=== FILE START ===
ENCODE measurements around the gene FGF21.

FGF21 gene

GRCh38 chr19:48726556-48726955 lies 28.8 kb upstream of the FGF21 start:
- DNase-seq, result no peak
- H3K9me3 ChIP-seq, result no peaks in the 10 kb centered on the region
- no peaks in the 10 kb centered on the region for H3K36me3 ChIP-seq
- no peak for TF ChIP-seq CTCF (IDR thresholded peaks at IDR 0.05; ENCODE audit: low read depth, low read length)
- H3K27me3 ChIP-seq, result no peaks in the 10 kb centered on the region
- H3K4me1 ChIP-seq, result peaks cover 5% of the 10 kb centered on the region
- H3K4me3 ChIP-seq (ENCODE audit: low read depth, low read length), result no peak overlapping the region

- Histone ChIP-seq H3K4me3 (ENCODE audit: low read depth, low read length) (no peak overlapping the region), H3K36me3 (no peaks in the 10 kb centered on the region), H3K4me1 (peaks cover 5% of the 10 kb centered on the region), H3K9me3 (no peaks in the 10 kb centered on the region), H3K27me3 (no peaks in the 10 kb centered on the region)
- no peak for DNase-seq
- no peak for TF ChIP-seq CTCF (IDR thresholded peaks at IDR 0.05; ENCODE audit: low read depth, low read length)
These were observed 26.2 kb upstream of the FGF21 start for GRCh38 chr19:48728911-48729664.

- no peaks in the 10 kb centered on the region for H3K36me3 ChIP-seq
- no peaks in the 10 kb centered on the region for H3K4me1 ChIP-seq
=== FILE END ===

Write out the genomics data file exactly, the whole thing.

ENCODE measurements around the gene FGF21.

FGF21 gene

GRCh38 chr19:48726556-48726955 lies 28.8 kb upstream of the FGF21 start:
- DNase-seq, result no peak
- H3K9me3 ChIP-seq, result no peaks in the 10 kb centered on the region
- no peaks in the 10 kb centered on the region for H3K36me3 ChIP-seq
- no peak for TF ChIP-seq CTCF (IDR thresholded peaks at IDR 0.05; ENCODE audit: low read depth, low read length)
- H3K27me3 ChIP-seq, result no peaks in the 10 kb centered on the region
- H3K4me1 ChIP-seq, result peaks cover 5% of the 10 kb centered on the region
- H3K4me3 ChIP-seq (ENCODE audit: low read depth, low read length), result no peak overlapping the region

- Histone ChIP-seq H3K4me3 (ENCODE audit: low read depth, low read length) (no peak overlapping the region), H3K36me3 (no peaks in the 10 kb centered on the region), H3K4me1 (peaks cover 5% of the 10 kb centered on the region), H3K9me3 (no peaks in the 10 kb centered on the region), H3K27me3 (no peaks in the 10 kb centered on the region)
- no peak for DNase-seq
- no peak for TF ChIP-seq CTCF (IDR thresholded peaks at IDR 0.05; ENCODE audit: low read depth, low read length)
These were observed 26.2 kb upstream of the FGF21 start for GRCh38 chr19:48728911-48729664.

- no peaks in the 10 kb centered on the region for H3K36me3 ChIP-seq
- no peaks in the 10 kb centered on the region for H3K4me1 ChIP-seq